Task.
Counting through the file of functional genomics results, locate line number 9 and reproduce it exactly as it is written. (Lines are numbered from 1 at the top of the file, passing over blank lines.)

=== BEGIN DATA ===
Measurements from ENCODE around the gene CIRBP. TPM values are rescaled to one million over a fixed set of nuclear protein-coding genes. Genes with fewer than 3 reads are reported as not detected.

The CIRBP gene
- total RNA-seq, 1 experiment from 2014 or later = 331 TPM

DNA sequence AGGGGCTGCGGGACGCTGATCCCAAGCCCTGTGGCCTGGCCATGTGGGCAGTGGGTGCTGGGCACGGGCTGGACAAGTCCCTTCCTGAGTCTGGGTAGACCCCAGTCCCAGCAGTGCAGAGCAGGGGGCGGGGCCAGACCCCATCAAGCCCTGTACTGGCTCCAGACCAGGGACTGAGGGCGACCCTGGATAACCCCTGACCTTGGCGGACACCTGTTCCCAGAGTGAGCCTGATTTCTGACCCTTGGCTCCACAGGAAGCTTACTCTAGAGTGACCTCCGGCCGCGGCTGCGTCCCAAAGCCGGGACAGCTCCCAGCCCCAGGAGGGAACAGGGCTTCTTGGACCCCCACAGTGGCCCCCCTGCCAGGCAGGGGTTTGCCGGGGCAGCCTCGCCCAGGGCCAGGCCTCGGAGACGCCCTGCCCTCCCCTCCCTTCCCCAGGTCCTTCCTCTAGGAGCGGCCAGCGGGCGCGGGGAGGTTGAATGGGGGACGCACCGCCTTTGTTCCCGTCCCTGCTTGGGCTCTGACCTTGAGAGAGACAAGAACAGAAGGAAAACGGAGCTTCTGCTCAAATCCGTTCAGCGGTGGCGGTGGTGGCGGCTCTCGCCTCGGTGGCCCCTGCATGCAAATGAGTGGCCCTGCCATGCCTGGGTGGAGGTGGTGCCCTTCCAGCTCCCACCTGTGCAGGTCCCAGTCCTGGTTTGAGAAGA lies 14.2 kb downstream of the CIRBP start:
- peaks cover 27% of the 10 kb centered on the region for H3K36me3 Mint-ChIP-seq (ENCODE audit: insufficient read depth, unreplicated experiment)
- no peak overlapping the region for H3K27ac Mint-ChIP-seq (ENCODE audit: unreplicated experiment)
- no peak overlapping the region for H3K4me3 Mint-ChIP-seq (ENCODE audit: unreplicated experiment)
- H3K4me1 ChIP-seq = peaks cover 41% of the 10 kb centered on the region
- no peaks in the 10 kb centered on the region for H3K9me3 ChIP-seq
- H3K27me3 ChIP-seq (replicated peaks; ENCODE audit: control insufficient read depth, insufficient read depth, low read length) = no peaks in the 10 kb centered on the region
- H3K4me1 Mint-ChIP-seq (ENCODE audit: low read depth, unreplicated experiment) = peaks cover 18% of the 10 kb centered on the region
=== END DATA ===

- no peaks in the 10 kb centered on the region for H3K9me3 ChIP-seq